BEAULIEU-SUR-MER, France: Wisteria is a spring flower originally from Asia. In Japan, it is a symbol of love. The colorful and perfumed flowers mark new beginnings. The vines are very resistant, being able to grow for many hundreds of years spreading out as tall as sixty-five feet and as wide as thirty feet. Therefore, wisteria is a symbol of immortality and longevity. The unique scent of the wisteria is found in the wines of the Petite Arvine blanc grape.
Not all wisteria has an odor, however. Chinese wisteria (sinensis) or the Japanese (floribunda) are known for being the most fragrant. The Wisteria Tunnel at Kawachi Fuji Gardens, Japan is one of the most remarkable displays, including over one hundred and fifty varieties. The vines grow over an arched wire tunnel creating a magical fairyland.
I remember seeing the hanging blooms at times, but I never knew what kind of plant it was.
Wisteria and wine
A couple of years ago, while preparing for a Swiss wine tasting, I learned that Petite Arvine grape, a native variety of the Canton of Valais in Switzerland, may have wisteria aromas. Unfortunately, I was unable to give them an expression.
Anyway, I enjoyed and appreciated the wine from the very first sip.
This year in April I found myself in the South of France. Wisteria, a spring flower, are in peak bloom April into May. Walking through the gardens of the Villa Ephrussi de Rothschild, I suddenly recognized la glycine en fleurs (the blooming wisteria) as the scent of the Petite Arvine grape.
The view was spectacular. But, finally, I could feel the embracing perfume enveloping my senses. The scent of the wisteria transported me back in time, back to the exquisite moments of tasting the wines of the fragrant Petite Arvine. And at that moment, I was back to the Swiss part of the Rhone Valley, some 470 km far away, in Valais, remembering the exquisite moments of tasting different Petite Arvine wines.
The wines of the Petite Arvine grape
Rendez-vous in the Alps, on the Rhone glacial valley, is the best terroir for Switzerland’s most praised variety. It is a mosaic of soils (granite, limestone, schist), altitude, exposition, a dry climate with warm summers and long sunshine hours and day-night high variations but also the savoir-faire of hundreds of winemakers dating for hundreds of years.
Petite Arvine is an old and orphan variety. Dr. Jose Vouillamoz, botanist, and geneticist studied the grape varieties around the world and he couldn’t find its parents (see Cépages Suisses or Wine Grapes, the last one written with Jancis Robinson and Julia Harding).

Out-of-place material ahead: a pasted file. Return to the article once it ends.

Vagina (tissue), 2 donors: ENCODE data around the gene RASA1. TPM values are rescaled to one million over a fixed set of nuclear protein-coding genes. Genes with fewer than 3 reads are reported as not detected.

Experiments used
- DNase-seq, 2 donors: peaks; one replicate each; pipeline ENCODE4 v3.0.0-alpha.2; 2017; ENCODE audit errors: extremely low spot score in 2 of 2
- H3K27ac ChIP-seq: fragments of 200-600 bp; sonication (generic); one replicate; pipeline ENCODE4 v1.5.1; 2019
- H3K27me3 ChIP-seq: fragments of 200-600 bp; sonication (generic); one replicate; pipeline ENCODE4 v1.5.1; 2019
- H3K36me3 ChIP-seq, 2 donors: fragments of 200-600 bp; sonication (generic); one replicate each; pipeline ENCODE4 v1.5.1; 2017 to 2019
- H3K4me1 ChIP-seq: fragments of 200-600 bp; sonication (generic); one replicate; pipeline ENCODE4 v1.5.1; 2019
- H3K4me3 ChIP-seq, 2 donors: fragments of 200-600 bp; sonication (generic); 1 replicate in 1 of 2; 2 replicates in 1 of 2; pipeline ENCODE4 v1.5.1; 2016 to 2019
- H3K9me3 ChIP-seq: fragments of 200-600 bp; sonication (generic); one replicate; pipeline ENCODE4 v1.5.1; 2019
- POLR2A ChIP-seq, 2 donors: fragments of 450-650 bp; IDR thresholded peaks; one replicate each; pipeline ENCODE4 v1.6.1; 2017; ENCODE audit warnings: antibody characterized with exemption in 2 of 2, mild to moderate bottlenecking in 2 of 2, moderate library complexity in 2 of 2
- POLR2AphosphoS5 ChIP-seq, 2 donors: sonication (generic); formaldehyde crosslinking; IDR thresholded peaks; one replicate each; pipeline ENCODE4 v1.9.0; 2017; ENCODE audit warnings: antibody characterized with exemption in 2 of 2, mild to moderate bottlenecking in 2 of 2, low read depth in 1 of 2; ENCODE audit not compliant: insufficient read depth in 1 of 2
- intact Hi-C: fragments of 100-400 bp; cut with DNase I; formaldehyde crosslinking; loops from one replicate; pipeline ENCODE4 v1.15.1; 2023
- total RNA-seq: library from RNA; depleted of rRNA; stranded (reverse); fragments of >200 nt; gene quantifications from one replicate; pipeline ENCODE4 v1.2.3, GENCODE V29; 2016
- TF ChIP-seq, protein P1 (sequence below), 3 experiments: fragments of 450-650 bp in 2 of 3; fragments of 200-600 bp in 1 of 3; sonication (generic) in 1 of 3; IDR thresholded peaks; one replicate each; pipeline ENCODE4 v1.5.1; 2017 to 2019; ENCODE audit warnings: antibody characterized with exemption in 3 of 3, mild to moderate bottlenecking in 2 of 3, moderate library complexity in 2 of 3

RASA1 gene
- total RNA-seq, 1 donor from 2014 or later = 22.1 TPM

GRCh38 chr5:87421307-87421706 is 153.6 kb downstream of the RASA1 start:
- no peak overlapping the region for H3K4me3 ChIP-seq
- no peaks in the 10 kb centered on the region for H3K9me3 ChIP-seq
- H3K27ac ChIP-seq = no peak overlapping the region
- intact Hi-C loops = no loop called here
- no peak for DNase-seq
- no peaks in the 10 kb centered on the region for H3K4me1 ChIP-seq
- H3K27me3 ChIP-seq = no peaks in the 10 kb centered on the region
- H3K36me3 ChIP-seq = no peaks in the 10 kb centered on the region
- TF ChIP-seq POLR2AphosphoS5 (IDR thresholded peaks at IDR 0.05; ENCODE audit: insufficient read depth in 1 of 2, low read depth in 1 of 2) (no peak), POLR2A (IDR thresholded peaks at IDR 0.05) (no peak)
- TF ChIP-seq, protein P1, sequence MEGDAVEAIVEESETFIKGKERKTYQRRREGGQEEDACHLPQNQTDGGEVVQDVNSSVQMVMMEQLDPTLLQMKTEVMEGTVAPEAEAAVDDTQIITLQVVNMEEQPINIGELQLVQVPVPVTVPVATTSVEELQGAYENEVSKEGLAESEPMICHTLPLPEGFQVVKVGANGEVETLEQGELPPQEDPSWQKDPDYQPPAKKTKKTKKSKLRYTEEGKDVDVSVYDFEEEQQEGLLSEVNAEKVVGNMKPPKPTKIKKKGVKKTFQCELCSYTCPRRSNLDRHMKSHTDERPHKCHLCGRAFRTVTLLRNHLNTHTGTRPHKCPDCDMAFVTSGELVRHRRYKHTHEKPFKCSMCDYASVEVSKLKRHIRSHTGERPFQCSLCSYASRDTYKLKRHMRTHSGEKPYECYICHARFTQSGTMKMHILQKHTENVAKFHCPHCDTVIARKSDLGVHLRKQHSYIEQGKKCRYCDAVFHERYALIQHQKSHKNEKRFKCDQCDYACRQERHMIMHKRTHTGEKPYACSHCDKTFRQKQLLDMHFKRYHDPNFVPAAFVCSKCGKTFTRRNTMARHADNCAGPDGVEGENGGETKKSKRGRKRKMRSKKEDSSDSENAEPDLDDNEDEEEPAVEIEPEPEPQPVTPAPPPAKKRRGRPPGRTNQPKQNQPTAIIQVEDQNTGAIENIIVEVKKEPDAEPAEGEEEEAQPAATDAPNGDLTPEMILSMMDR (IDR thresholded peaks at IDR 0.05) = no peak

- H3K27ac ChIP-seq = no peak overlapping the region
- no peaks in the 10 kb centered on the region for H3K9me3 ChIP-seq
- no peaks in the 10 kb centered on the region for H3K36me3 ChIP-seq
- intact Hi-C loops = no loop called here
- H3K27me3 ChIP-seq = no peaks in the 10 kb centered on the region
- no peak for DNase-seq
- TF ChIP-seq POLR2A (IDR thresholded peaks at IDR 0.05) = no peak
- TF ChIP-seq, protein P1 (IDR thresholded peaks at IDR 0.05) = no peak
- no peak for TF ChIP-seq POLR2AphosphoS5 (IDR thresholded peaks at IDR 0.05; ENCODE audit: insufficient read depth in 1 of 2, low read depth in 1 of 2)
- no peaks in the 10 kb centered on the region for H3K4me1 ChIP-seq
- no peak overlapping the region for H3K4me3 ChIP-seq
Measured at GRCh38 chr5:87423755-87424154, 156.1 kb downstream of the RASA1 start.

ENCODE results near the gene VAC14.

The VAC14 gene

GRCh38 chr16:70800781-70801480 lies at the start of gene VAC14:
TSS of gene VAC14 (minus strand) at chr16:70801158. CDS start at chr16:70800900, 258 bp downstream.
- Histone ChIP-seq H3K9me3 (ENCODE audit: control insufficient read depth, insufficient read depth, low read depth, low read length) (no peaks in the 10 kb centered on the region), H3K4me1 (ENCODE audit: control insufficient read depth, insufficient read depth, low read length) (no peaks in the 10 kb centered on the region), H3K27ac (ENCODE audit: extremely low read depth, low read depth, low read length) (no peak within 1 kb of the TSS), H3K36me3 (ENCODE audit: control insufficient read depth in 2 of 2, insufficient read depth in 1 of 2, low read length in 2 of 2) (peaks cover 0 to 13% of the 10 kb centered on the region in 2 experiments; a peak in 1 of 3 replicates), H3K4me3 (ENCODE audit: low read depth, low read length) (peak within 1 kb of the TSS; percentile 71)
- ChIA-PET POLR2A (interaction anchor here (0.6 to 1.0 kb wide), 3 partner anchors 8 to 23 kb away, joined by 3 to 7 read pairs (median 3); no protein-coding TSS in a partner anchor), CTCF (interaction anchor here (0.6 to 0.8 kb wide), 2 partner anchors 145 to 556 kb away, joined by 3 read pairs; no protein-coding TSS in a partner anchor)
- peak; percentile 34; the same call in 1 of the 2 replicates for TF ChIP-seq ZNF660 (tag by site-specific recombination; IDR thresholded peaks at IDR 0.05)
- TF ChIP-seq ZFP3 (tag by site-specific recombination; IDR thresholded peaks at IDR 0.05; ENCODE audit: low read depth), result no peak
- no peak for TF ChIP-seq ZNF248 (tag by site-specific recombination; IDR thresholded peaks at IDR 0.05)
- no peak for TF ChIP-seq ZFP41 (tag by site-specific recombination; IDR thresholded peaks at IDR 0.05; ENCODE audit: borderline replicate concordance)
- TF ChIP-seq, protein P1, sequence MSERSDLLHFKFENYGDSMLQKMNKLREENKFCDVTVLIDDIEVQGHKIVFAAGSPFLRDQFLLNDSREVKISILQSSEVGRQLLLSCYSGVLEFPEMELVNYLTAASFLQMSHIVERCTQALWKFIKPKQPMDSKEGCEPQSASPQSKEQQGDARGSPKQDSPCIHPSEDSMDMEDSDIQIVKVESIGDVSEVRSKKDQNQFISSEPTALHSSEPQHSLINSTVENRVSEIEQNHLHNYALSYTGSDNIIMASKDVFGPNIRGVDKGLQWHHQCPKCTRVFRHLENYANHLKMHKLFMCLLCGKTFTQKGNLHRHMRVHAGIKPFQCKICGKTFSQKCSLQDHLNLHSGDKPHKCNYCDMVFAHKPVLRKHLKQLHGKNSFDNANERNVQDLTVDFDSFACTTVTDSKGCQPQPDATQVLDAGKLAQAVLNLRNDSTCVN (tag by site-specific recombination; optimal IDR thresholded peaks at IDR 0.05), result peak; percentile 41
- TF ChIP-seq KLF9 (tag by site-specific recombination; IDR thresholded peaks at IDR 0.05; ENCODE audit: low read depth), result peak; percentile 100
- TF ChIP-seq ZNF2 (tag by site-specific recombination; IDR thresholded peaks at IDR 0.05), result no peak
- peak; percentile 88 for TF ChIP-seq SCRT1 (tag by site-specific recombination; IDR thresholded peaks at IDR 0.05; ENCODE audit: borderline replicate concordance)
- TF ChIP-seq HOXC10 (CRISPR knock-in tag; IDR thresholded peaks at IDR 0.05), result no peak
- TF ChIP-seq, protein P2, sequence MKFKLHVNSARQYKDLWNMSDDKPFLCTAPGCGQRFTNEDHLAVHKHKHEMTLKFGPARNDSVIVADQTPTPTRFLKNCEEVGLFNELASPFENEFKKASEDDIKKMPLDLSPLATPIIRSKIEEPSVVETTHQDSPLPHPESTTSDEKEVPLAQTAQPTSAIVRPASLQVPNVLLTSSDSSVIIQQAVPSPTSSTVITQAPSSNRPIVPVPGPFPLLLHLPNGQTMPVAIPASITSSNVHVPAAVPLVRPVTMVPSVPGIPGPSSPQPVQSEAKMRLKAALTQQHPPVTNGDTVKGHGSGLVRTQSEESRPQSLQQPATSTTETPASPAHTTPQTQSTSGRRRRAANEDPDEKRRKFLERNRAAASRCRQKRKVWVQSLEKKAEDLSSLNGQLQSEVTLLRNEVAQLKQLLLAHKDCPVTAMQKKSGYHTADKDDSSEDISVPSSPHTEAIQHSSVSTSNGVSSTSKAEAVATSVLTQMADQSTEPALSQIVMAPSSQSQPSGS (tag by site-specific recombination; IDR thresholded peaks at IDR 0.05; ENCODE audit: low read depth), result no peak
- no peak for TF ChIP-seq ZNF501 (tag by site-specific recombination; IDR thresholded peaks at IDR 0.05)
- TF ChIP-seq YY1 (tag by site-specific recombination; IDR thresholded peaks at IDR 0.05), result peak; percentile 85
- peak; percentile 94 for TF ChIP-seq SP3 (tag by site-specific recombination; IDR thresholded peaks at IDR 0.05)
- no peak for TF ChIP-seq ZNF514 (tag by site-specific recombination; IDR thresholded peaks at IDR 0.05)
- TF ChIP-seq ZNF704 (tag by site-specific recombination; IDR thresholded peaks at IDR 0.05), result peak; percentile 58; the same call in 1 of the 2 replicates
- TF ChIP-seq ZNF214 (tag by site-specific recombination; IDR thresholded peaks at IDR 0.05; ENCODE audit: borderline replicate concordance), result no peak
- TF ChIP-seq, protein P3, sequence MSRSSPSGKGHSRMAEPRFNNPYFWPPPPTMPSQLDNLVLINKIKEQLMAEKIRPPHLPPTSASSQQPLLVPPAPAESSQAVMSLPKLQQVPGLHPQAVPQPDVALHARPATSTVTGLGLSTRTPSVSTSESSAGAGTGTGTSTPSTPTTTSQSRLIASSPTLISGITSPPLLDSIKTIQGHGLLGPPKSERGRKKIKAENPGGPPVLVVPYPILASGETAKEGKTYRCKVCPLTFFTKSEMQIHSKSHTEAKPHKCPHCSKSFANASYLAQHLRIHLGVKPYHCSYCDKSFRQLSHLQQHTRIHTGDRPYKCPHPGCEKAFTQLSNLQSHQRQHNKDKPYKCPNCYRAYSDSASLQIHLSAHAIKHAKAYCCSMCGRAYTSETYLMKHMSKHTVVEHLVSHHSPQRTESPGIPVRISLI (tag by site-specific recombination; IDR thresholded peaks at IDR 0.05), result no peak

Petite Arvine has a reputation as a high-class grape variety. Many consider it as the best white wine grape of the Canton of Valais in Switzerland.
Its complexity is given by the richness in extractives and the ability to be vinified in bone-dry wines, as well as medium-sweet and sweet wines.
Petite Arvine tasting notes
Tasting notes say that Petite Arvine wines are:
Taste: Fragrant and fruity.
Fruit: Possess notes of grapefruit and lime.
Acidity: Have elevated acidity.
Tannin: Feature little to no bitterness.
The resulting wines are incomparable. They may vary from light and fresh with citrus fruits aromas and rhubarb, to more complex, with more body and excellent freshness. Various palates will detect exotic fruits, honey and almond cake flavors, along with some minerality and saltiness that allow a long and lingering finish, providing the sensation of depth.
Sometimes, wine producers choose oak barrel aging, which adds a level of complexity to the wine. Nonetheless, this technique should be carefully mastered to preserve the primary characteristics of the grape.
Aging should be done to enhance the grapes natural flavors while also bringing out their more subtle character. The aging process gives the wine more body, complexity. Stricter regulations apply in order to obtain the best result possible.
The Grand Cru sites are an interesting aspect of Swiss Wine
Likewise, Valais winemakers are more and more concerned by organic and bio-dynamic practices that allow them to work as close as possible to nature and to reflect the right image of terroir.
The different styles cater for all tastes and occasions: light and fresh for the aperitif or simple dishes, as well as more complex wines issued from Grand Cru vineyards or having seen oak aging to accompany main courses. In addition, there are dessert wines that can be absolutely out of heaven (late harvest).
Any of them bring elegance and grace to the table just like the wisteria perfume in a garden. I have to mention that Petite Arvine is also in blends for sparkling wine – and it makes the difference. I’m just charmed.
The Petite Arvine wine opened my eyes and my mind to the world around me. Flowers, aromatic plants, spices and many other details that make the life more beautiful.
Seek out the wines of the Petite Arvine and share your notes here in the comments below.
More info can be found at: www.lesvinsduvalais.ch
Until next time, à votre santé. Enjoy your wines in good health.
Do you have a question for the Sommelier? Just leave it in the comments below.
Teona Floare is a Wine and Travel Consultant and Sommelier at the acclaimed Michelin starred restaurant Le Restaurant des Rois at the 5 star luxury hotel La Reserve de Beaulieu in Beaulieu sur Mer near St. Jean Cap Ferrat.